(US - 1986)
Directed by John Frankenheimer. Written by Elmore Leonard and John Steppling. Cast: Roy Scheider, Ann-Margret, Vanity, John Glover, Clarence Williams III, Robert Trebor, Doug McClure, Kelly Preston, Lonny Chapman. (R, 110 mins)
"Something about your face makes me wanna slap the shit out of it" - Roy Scheider as Harry Mitchell in 52 PICK-UP
Cannon honchos Menahem Golan and Yoram Globus were at the pinnacle of their success in 1985-86. Hits like MISSING IN ACTION, AMERICAN NINJA, DEATH WISH 3, and THE DELTA FORCE, to name just a few, made Cannon titles an almost weekly presence in movie theaters. On top of that, Golan & Globus started to get more ambitious, fancying themselves modern-day movie moguls and using the profits from their commercial hits to finance more highbrow material, and they seemed to rely on Russian director Andrei Konchalovsky to make that happen. Sure, they occasionally tried more serious films like Jason Miller's THAT CHAMPIONSHIP SEASON (1982), but it wasn't until the mid-1980s that Golan and Globus got serious about Cannon being a prestigious name. In quick succession, Konchalovsky directed MARIA'S LOVERS (1984), RUNAWAY TRAIN (1985), DUET FOR ONE (1986), and SHY PEOPLE (1987) for Cannon, with RUNAWAY TRAIN earning Oscar nominations for stars Jon Voight and Eric Roberts, and SHY PEOPLE winning a Best Actress award for Barbara Hershey at the 1987 Cannes Film Festival. With the exception of RUNAWAY TRAIN, audiences pretty much ignored these films, and Konchalovsky moved on, unsuccessfully trying to adapt to the Hollywood game with 1989's TANGO & CASH in one of the most egregiously bizarre mismatchings of director and material in all of cinema. It didn't work, and though Konchalovsky received sole credit as director, he was fired midway through production and replaced by PURPLE RAIN director Albert Magnoli.
Cannon continued their quest for respect from highbrow critics, with Golan & Globus producing or distributing films by the likes of Roman Polanski (1986's PIRATES), Jean-Luc Godard (1987's KING LEAR), Franco Zeffirelli (1986's OTELLO), Dusan Makavejev (1988's MANIFESTO), Emir Kusturica (1985's WHEN FATHER WAS AWAY ON BUSINESS), Liliana Cavani (1985's THE BERLIN AFFAIR), Lina Wertmuller (1986's CAMORRA), and Fons Rademakers, whose THE ASSAULT won the 1986 Oscar for Best Foreign Language Film. But these expensive films lost a ton of money, and soon enough, audiences grew tired of the same old Charles Bronson, Chuck Norris, and Michael Dudikoff movies that kept Cannon afloat and despite a couple of latter-day hits with a young Jean-Claude Van Damme (BLOODSPORT and CYBORG), the company was on life support by 1989. 52 PICK-UP, released in the fall of 1986, represents somewhat of a middle ground between Cannon's commercial fare and their aspirations to be Taken Seriously. Based on a novel by the great Elmore Leonard that Cannon liked so much that they made two versions of it in two years (1985's barely-released THE AMBASSADOR retained almost no elements of Leonard's 52 Pick-Up novel, moving the setting to the Middle East for the Israel-Palestine conflict--hardly Leonard's specialty--and is only remembered today as a trivia note for being Rock Hudson's final film), 52 PICK-UP is a crackling, nail-biting thriller that Leonard himself co-scripted, so it's fairly faithful to the book, with the biggest difference being a change in location from Detroit to Los Angeles, which was enough to make Leonard unhappy with the finished film.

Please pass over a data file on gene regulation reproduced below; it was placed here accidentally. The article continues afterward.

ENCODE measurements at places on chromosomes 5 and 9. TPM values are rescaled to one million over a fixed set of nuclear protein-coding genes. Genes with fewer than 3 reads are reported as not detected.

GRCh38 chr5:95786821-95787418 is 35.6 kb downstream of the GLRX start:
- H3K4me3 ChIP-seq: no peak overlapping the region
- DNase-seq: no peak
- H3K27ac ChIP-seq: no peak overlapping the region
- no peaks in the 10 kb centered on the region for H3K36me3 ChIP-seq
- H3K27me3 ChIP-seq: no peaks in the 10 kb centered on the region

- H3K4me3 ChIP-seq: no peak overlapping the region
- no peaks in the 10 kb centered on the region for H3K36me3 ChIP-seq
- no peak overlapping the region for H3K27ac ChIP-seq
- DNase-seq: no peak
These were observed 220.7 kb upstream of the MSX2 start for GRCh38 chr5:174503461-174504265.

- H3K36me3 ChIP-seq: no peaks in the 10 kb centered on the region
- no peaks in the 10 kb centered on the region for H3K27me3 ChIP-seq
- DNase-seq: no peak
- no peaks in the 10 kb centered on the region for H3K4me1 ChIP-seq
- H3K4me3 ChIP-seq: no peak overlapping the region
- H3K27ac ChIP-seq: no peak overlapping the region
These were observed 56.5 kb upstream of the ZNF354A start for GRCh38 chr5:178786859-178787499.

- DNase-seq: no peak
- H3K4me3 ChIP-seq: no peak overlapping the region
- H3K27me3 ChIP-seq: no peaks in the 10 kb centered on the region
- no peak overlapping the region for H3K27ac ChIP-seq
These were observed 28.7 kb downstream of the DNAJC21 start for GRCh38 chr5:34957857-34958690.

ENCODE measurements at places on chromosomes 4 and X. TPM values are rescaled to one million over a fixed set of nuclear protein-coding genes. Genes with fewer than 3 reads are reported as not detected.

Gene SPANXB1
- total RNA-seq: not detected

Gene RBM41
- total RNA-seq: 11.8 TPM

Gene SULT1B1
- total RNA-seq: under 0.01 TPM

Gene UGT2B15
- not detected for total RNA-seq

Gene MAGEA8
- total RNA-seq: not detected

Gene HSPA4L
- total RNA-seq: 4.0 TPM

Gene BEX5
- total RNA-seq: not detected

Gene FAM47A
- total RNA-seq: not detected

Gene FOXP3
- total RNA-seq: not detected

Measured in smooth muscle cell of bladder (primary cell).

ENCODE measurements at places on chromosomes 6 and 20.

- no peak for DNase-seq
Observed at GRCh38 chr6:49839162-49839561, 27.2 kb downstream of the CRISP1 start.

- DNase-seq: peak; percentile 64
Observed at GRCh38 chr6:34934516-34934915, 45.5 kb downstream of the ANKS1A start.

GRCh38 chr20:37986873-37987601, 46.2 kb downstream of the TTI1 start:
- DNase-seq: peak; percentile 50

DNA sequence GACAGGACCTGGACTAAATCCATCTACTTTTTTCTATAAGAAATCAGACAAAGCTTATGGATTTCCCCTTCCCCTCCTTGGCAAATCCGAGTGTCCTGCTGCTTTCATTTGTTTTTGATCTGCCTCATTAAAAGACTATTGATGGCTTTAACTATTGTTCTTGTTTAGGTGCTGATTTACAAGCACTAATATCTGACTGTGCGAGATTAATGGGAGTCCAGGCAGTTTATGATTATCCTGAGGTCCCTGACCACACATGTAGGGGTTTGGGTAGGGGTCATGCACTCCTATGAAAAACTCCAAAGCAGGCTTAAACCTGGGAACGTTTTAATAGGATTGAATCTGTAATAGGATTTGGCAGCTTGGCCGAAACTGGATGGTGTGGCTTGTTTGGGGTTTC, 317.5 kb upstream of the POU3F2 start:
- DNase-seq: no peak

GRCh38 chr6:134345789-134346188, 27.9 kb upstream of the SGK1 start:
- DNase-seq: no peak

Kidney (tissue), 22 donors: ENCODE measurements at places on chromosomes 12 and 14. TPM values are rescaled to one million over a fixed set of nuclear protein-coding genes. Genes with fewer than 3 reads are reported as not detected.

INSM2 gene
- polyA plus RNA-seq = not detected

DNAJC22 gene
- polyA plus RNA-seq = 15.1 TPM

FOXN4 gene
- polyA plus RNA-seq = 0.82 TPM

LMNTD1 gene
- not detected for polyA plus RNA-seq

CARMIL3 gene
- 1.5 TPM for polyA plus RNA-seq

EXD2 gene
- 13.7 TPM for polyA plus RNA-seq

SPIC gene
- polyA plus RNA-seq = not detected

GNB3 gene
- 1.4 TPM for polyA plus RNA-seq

|John Frankenheimer (1930-2002)|